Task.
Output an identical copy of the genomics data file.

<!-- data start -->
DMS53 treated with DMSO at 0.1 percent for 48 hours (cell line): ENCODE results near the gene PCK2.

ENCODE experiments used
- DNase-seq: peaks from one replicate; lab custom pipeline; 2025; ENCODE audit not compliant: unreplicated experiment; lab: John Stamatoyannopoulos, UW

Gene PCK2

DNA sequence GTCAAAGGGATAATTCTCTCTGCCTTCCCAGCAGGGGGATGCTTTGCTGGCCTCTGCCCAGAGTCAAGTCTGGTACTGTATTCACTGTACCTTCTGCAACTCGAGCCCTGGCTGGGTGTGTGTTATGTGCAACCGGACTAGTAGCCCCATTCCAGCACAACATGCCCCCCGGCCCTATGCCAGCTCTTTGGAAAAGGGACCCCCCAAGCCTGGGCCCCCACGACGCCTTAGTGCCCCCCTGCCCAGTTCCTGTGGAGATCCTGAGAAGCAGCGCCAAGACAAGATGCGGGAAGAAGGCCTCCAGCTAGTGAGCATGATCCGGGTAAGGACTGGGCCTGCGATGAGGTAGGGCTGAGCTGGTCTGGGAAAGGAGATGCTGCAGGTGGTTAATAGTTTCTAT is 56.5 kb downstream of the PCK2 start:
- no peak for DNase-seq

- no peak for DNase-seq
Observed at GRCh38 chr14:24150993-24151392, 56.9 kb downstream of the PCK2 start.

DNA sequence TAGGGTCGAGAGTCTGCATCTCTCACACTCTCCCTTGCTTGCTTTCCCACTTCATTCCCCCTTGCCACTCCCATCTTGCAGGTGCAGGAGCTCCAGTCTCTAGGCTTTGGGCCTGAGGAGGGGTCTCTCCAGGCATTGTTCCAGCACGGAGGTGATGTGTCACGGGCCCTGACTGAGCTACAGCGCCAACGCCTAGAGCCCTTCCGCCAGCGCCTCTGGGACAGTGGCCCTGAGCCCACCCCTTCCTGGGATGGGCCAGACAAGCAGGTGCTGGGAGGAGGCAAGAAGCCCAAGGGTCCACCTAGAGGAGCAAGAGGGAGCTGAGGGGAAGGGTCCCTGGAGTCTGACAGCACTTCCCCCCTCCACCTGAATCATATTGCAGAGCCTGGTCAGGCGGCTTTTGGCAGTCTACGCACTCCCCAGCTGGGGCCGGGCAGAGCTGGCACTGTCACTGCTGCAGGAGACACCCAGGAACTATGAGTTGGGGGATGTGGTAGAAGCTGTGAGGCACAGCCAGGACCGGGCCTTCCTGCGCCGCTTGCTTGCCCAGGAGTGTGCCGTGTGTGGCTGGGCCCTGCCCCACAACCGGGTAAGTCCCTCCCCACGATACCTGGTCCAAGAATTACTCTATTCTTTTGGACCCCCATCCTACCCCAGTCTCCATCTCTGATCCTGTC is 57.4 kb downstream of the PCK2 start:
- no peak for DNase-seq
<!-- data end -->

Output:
DMS53 treated with DMSO at 0.1 percent for 48 hours (cell line): ENCODE results near the gene PCK2.

ENCODE experiments used
- DNase-seq: peaks from one replicate; lab custom pipeline; 2025; ENCODE audit not compliant: unreplicated experiment; lab: John Stamatoyannopoulos, UW

Gene PCK2

DNA sequence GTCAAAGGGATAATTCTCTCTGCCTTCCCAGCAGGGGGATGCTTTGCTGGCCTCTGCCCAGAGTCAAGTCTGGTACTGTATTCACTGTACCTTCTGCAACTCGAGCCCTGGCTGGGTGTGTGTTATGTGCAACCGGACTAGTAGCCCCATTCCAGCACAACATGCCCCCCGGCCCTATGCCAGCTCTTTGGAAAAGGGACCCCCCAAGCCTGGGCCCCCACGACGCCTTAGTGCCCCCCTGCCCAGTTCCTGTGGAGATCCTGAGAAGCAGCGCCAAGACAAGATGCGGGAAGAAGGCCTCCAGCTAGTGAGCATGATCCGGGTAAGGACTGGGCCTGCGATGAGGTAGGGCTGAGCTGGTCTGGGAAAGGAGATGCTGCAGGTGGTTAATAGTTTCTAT is 56.5 kb downstream of the PCK2 start:
- no peak for DNase-seq

- no peak for DNase-seq
Observed at GRCh38 chr14:24150993-24151392, 56.9 kb downstream of the PCK2 start.

DNA sequence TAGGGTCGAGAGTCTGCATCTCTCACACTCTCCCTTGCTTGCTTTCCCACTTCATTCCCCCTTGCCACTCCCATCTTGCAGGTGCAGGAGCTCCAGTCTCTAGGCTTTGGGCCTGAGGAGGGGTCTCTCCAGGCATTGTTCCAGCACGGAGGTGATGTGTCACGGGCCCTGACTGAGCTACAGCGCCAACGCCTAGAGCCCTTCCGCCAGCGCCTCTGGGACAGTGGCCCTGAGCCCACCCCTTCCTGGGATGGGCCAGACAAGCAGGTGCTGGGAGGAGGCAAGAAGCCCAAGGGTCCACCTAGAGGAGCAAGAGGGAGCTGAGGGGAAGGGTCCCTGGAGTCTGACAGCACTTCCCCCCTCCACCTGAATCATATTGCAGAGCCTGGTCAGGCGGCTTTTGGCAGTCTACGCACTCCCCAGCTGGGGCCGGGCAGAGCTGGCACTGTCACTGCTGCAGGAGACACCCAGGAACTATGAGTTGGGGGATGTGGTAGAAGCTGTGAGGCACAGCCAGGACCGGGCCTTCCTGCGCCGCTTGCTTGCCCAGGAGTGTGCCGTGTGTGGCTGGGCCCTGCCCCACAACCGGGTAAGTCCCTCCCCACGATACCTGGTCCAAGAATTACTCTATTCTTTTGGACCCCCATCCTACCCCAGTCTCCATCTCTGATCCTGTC is 57.4 kb downstream of the PCK2 start:
- no peak for DNase-seq